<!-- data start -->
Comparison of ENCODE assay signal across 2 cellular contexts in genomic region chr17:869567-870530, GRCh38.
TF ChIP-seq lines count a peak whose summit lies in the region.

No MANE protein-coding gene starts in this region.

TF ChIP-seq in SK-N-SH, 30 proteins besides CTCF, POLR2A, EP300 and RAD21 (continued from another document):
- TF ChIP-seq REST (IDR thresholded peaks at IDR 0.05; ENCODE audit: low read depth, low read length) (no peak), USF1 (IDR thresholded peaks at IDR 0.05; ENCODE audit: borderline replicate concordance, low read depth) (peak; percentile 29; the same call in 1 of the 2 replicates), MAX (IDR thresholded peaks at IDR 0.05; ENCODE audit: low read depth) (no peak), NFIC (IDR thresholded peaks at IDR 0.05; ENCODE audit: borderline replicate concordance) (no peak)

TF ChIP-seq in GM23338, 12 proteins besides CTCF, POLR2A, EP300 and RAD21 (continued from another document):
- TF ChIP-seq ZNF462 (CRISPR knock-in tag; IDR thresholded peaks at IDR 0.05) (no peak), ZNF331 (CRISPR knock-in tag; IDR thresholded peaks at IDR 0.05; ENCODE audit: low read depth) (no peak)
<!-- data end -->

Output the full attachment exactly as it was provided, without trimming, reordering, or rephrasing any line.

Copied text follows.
Comparison of ENCODE assay signal across 2 cellular contexts in genomic region chr17:869567-870530, GRCh38.
TF ChIP-seq lines count a peak whose summit lies in the region.

No MANE protein-coding gene starts in this region.

TF ChIP-seq in SK-N-SH, 30 proteins besides CTCF, POLR2A, EP300 and RAD21 (continued from another document):
- TF ChIP-seq REST (IDR thresholded peaks at IDR 0.05; ENCODE audit: low read depth, low read length) (no peak), USF1 (IDR thresholded peaks at IDR 0.05; ENCODE audit: borderline replicate concordance, low read depth) (peak; percentile 29; the same call in 1 of the 2 replicates), MAX (IDR thresholded peaks at IDR 0.05; ENCODE audit: low read depth) (no peak), NFIC (IDR thresholded peaks at IDR 0.05; ENCODE audit: borderline replicate concordance) (no peak)

TF ChIP-seq in GM23338, 12 proteins besides CTCF, POLR2A, EP300 and RAD21 (continued from another document):
- TF ChIP-seq ZNF462 (CRISPR knock-in tag; IDR thresholded peaks at IDR 0.05) (no peak), ZNF331 (CRISPR knock-in tag; IDR thresholded peaks at IDR 0.05; ENCODE audit: low read depth) (no peak)